My Personal Philosophy Of Nursing

1160 Words5 Pages
Personal Philosophy of Nursing Introduction The development of a philosophy related to the profession of nursing is important in that it provides a framework for the nurse to base his/her work on. Philosophy is defined by Merriam-Webster as “a search for a general understanding of values and reality by chiefly speculative rather than observational means”. In other words, philosophies are based on beliefs and assumptions with an overall goal of obtaining an objective which states the nurse’s purpose in the profession. In my undergraduate nursing program I was exposed to multiple nursing concepts that guided my practice. Coupled with my ten years of experience in the nursing field, I was enabled to formulate my own framework or guide to…show more content…
For the purposes of this paper, I will refer to the entity receiving nursing care as the client. The health and well-being of a client is dependent upon the synchrony of five aspects that co-exist in the client’s life: physical health, psychologic health, social networks, cultural needs, and spiritual needs. A client possesses self-care interventions, such as skills, knowledge and tools to keep these aspects in balance. Dorothea Orem’s self-care deficit theory (SCDT) explains “Self-care, or care for oneself, must be learned and be deliberately performed for life, human functioning, and well-being” (Smith & Parker, 2015, p.107). A disruption to one or more of these facets beyond the client’s self-care abilities results in a self-care deficit. It is this deficit or need that brings the nurse and client together. Orem explained, “Nursing is legitimate or needed when the individual’s self-care capabilities and care demands are equal to, less than or more than at a point in time.” (Smith & Parker, 2015, p.108). Professional Nurse Just as Florence Nightingale said, “Health is not only to be well but to be able to use well every power we have” (As cited in Attewell, 2010, p. 103), I believe the healing process requires a multi-faceted approach. Assessing the patient as a whole allows the nurse to formulize a plan of care that will best accommodate the needs of the patient, which in turn will assist in the healing process. The professional nurse provides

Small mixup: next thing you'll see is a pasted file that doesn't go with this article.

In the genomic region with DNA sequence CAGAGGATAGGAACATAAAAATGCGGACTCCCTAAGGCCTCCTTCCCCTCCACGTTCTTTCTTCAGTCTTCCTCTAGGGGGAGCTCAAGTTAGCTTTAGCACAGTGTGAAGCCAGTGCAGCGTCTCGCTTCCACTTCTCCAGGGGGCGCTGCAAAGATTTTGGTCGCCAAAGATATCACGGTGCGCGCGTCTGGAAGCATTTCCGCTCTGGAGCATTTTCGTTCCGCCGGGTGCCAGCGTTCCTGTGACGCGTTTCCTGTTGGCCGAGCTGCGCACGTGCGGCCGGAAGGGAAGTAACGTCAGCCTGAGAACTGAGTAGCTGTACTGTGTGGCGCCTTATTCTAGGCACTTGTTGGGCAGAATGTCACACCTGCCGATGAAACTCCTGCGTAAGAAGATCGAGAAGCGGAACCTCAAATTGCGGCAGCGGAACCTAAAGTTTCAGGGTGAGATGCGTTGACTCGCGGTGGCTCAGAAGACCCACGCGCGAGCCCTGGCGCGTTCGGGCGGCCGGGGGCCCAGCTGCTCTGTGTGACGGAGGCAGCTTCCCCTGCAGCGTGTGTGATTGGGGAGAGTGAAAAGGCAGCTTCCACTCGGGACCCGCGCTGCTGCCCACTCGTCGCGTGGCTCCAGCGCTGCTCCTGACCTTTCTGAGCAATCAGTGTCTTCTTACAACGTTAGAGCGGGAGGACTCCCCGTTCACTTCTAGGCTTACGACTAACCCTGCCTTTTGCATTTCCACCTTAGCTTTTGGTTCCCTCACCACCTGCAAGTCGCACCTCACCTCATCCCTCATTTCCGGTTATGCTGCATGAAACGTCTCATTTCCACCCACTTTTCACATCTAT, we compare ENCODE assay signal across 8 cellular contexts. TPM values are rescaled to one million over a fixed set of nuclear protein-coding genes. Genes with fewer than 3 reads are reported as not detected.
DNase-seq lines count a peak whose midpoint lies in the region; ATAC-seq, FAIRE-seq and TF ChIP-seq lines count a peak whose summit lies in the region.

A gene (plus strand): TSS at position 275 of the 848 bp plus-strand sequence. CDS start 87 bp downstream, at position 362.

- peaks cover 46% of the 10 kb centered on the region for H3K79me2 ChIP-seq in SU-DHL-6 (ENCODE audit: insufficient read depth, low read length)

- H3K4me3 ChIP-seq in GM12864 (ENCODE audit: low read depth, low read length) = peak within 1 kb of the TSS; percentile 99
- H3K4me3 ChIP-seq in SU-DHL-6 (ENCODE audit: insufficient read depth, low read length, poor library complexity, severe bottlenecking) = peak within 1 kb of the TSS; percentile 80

Get Access